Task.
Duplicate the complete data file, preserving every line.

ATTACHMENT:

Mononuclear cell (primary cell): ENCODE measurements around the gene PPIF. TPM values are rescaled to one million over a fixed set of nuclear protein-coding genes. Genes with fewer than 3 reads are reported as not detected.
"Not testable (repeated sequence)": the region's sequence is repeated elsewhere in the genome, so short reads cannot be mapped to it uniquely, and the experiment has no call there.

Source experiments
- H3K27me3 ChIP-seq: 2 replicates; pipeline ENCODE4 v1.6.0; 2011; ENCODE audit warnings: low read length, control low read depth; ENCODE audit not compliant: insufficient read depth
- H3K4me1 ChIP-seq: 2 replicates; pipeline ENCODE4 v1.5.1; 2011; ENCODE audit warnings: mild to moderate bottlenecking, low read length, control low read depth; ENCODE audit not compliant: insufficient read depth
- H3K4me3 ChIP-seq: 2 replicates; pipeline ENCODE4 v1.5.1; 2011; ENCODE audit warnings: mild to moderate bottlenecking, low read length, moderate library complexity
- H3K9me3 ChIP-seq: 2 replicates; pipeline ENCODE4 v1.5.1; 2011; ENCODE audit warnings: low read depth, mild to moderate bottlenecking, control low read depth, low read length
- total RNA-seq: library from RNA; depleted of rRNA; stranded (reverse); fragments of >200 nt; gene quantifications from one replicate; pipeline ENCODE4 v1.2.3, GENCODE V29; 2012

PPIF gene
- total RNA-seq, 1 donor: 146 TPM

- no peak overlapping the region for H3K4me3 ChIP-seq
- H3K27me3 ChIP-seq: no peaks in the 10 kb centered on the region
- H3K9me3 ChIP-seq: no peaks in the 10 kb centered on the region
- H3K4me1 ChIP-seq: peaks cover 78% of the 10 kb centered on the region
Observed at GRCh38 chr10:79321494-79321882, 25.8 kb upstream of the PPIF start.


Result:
Mononuclear cell (primary cell): ENCODE measurements around the gene PPIF. TPM values are rescaled to one million over a fixed set of nuclear protein-coding genes. Genes with fewer than 3 reads are reported as not detected.
"Not testable (repeated sequence)": the region's sequence is repeated elsewhere in the genome, so short reads cannot be mapped to it uniquely, and the experiment has no call there.

Source experiments
- H3K27me3 ChIP-seq: 2 replicates; pipeline ENCODE4 v1.6.0; 2011; ENCODE audit warnings: low read length, control low read depth; ENCODE audit not compliant: insufficient read depth
- H3K4me1 ChIP-seq: 2 replicates; pipeline ENCODE4 v1.5.1; 2011; ENCODE audit warnings: mild to moderate bottlenecking, low read length, control low read depth; ENCODE audit not compliant: insufficient read depth
- H3K4me3 ChIP-seq: 2 replicates; pipeline ENCODE4 v1.5.1; 2011; ENCODE audit warnings: mild to moderate bottlenecking, low read length, moderate library complexity
- H3K9me3 ChIP-seq: 2 replicates; pipeline ENCODE4 v1.5.1; 2011; ENCODE audit warnings: low read depth, mild to moderate bottlenecking, control low read depth, low read length
- total RNA-seq: library from RNA; depleted of rRNA; stranded (reverse); fragments of >200 nt; gene quantifications from one replicate; pipeline ENCODE4 v1.2.3, GENCODE V29; 2012

PPIF gene
- total RNA-seq, 1 donor: 146 TPM

- no peak overlapping the region for H3K4me3 ChIP-seq
- H3K27me3 ChIP-seq: no peaks in the 10 kb centered on the region
- H3K9me3 ChIP-seq: no peaks in the 10 kb centered on the region
- H3K4me1 ChIP-seq: peaks cover 78% of the 10 kb centered on the region
Observed at GRCh38 chr10:79321494-79321882, 25.8 kb upstream of the PPIF start.